“Growth in Tunica is no longer about gaming and casinos. We need to build other things around the casinos. The reason Schulz invested $300 million here is because of the hotels, restaurants and entertainment. So when Schult brings in their suppliers, they put them in our hotels.”
“In Tunica, there’s no doubt the expansion of gaming in West Memphis, Alabama and other places has affected the Tunica market,” said Gregory. “They’ve taken a definite hit in that area. Your not seeing the investments like they’re making in Gulf Coast. Right now, with numbers in a negative trend, you’re not going to see any new investors in that area.”
Meanwhile, the Gulf Coast, which was once a step-child to the prolific gaming market in Tunica, is poised to pass the river casinos in revenue. Until recent years, it was normal for the river casinos to post revenue numbers that were $200 million to $400 million more than the Gulf Coast. In 2013, that margin shrunk to less than $8 million. The Gulf Coast’s total for 2013 was $1.064 billion.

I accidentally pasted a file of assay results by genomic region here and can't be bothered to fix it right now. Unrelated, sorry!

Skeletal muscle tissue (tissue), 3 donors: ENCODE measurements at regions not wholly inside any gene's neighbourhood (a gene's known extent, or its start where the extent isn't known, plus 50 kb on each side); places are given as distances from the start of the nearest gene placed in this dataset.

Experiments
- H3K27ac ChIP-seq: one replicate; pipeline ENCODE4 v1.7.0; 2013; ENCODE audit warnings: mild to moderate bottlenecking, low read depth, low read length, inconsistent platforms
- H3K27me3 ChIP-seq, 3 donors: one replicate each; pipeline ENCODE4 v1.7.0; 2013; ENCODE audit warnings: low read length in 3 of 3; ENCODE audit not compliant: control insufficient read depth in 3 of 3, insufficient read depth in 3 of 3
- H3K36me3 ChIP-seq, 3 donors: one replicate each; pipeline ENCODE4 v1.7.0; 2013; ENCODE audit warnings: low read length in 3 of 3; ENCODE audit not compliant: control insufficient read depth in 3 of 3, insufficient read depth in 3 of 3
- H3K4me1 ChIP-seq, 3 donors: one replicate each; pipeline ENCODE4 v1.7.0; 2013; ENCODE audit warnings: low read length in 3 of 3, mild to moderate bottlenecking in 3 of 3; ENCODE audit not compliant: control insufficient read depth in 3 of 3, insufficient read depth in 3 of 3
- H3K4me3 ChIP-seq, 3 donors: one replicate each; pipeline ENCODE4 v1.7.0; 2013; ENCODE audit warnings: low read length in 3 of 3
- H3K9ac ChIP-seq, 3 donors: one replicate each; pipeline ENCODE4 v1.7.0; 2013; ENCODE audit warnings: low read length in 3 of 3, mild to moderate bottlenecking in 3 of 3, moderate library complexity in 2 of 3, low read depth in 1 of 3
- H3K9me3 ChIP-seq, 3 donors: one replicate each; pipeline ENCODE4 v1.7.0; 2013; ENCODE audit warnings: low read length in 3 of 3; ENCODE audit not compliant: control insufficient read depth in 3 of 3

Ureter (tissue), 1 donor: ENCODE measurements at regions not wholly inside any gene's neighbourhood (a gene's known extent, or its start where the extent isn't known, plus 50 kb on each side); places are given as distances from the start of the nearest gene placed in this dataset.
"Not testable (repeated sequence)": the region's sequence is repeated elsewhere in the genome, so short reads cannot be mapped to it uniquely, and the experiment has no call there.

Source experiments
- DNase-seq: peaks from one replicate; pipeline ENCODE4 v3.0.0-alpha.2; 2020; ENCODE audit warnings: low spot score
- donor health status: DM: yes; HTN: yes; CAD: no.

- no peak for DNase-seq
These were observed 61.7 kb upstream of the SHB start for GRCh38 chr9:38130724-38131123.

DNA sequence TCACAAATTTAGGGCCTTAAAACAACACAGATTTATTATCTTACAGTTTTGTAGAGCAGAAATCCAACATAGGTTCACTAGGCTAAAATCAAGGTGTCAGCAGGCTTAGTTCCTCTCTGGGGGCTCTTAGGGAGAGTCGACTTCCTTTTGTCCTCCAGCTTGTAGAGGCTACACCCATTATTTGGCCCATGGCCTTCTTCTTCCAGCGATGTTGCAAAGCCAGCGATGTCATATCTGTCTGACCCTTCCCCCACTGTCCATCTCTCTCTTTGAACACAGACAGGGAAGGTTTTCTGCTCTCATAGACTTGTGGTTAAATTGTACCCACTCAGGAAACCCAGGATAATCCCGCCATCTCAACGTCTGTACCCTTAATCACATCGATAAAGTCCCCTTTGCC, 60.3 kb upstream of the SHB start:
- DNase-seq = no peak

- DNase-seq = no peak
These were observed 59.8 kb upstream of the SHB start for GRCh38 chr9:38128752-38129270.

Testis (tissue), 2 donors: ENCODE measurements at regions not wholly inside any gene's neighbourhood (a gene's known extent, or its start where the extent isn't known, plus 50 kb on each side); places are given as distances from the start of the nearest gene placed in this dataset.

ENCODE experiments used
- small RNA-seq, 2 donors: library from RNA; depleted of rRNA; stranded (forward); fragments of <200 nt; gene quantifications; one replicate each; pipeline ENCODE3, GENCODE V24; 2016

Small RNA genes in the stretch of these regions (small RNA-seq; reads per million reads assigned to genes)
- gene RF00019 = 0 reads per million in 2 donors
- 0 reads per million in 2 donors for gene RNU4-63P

Coast casinos outperformed Tunica casinos in each of the last six months of 2013. Previously, that had happened in only six other months total since 1995. “The Lower River Region (south of Greenville) and he Coast area are seeing a lot of capital expenditures to their properties, and that speaks highly for those areas that people are willing to do that.”
“Two areas of the state are responding differently,” said Gregory. “Confidence on the Coast is going to continue to grow. Just look at the investments this past year: The Golden Nugget spent $100 million in renovations, the Island View is spending $60 million to rebuild the older hotel tower, Hard Rock is opening its new hotel next week, The Silver Slipper is adding a hotel, IP is investing in its property, the Hollywood in Bay St. Louis is adding a new Lazy River, and the Beau Rivage is adding a baseball stadium that can be used for other events.
“And their shareholders and investors expect a return on these investments, so this tells me that the Gulf Coast is doing okay. Certainly, they could be better, but they’re maintaining their product. They’re going to have to maintain their product because people are not coming just to sit in front of a slot machine. They are wanting a lot more for their entertainment dollars.”
But the Coast is not immune from competition. Casino gaming expansion is expected to be a hot topic among Florida legislators when they meet beginning March 4.
“There’s no telling how that will end up,” said Godfrey. “But if they do expand it, we will feel the impact. Just like we feel the impact from the Poarch casinos in Alabama and the casino in West Memphis.”